The elimination of the US dollar from the National Wealth Fund is no small matter. The FNB is formed out of surplus natural resource (oil and so on) export earnings that are predominantly valued in dollars. Russian exporters, who are paid in euros in Europe, convert them there into US dollars, repatriate this money, and sell it at the Moscow currency bourse, where the trade is 80 percent in US dollars and 20 percent in euros. The Central Bank buys up the currency also on behalf of the FNB and then converts it into euros or renminbi, which is actually not a freely convertible currency (Interfax, June 7). None of these operations are financially prudent. Because of the recent decline of the euro and gold against the dollar, the FNB apparently lost up to $2 billion in a single month. Still, the first deputy prime minister and Kremlin insider Andrei Belousov told journalists that the decision to ditch the dollar from the FNB was taken by Russia’s “political leadership” (i.e., Putin) after serious consideration “to avoid the threat of sanctions” (Interfax, June 3).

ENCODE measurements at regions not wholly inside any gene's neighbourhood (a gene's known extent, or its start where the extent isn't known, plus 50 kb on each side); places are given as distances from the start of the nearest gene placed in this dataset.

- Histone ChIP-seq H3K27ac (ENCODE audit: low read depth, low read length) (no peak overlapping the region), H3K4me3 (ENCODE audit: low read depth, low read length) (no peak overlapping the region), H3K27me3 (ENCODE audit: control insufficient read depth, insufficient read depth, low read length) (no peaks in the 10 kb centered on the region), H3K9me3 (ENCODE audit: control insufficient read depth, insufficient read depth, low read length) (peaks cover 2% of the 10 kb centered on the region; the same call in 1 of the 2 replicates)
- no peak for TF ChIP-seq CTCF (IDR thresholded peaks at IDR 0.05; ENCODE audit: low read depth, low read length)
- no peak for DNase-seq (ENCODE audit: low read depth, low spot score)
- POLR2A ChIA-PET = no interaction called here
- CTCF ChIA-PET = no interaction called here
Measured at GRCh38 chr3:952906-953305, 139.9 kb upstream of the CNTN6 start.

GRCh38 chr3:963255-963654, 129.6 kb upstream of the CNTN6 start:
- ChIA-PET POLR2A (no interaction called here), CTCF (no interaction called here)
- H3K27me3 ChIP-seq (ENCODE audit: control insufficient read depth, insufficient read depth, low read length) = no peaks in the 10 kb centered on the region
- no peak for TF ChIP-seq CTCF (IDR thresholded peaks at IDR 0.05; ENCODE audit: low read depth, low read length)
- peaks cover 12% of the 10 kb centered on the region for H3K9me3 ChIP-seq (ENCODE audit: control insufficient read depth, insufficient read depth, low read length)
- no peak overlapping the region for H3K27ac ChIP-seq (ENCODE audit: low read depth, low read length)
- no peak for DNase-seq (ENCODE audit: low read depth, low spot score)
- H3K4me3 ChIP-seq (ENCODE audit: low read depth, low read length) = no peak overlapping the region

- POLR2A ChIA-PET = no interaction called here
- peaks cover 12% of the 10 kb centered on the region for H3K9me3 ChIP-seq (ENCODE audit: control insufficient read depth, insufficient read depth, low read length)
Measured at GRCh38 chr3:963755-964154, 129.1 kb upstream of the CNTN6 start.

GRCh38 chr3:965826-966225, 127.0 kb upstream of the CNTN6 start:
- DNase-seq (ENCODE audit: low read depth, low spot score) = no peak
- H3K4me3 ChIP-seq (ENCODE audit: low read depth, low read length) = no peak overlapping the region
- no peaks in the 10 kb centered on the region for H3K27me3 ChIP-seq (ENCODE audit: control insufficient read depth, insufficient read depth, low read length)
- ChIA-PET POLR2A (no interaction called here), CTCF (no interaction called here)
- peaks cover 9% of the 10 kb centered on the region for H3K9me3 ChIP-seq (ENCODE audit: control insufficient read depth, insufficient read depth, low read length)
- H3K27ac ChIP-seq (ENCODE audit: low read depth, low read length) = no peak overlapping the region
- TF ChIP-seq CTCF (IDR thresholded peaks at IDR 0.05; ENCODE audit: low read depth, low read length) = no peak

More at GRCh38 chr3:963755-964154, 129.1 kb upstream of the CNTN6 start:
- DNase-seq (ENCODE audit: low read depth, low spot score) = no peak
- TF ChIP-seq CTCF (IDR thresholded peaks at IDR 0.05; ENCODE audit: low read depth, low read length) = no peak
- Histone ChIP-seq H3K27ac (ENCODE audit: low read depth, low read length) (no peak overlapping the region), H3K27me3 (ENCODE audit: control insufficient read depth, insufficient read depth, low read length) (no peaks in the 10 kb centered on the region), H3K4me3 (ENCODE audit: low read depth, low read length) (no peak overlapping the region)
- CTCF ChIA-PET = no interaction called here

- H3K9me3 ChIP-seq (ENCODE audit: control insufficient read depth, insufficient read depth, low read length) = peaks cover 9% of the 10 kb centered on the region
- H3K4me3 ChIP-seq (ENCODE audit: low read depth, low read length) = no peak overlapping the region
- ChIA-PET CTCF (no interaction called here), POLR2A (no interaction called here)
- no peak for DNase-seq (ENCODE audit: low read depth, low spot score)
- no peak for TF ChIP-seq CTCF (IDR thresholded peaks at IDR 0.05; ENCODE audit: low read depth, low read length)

Apparently, the Kremlin foresees a possible catastrophic worsening of relations with the US and its allies and a possible freeze of Russian assets. The FNB, though managed by the Central Bank, is still owned by the government. The hard currency reserves of the nominally independent Central Bank per se are apparently seen as less vulnerable than government-owned funds. Central Bank reserves could possibly be frozen only if a local standoff escalates into full-scale warfare between Russia and the US. The renminbi and gold, though less easily convertible than US dollars, are seen as safe havens. Euro-denominated paper—primarily German government bonds and notes—are evidently seen as safe as well. Presumably, Germany would be the last Western country to freeze Russian government accounts in its banking system.
The Biden-Putin summit in Geneva last month did not change Russia’s overall threat assessment (see EDM, June 17, 21), and the costly selling off of US dollars from the FNB proceeded as planned. Rhetoric notwithstanding, Moscow seems wholly serious about maintaining its course of confrontation with the US while closing ranks with China.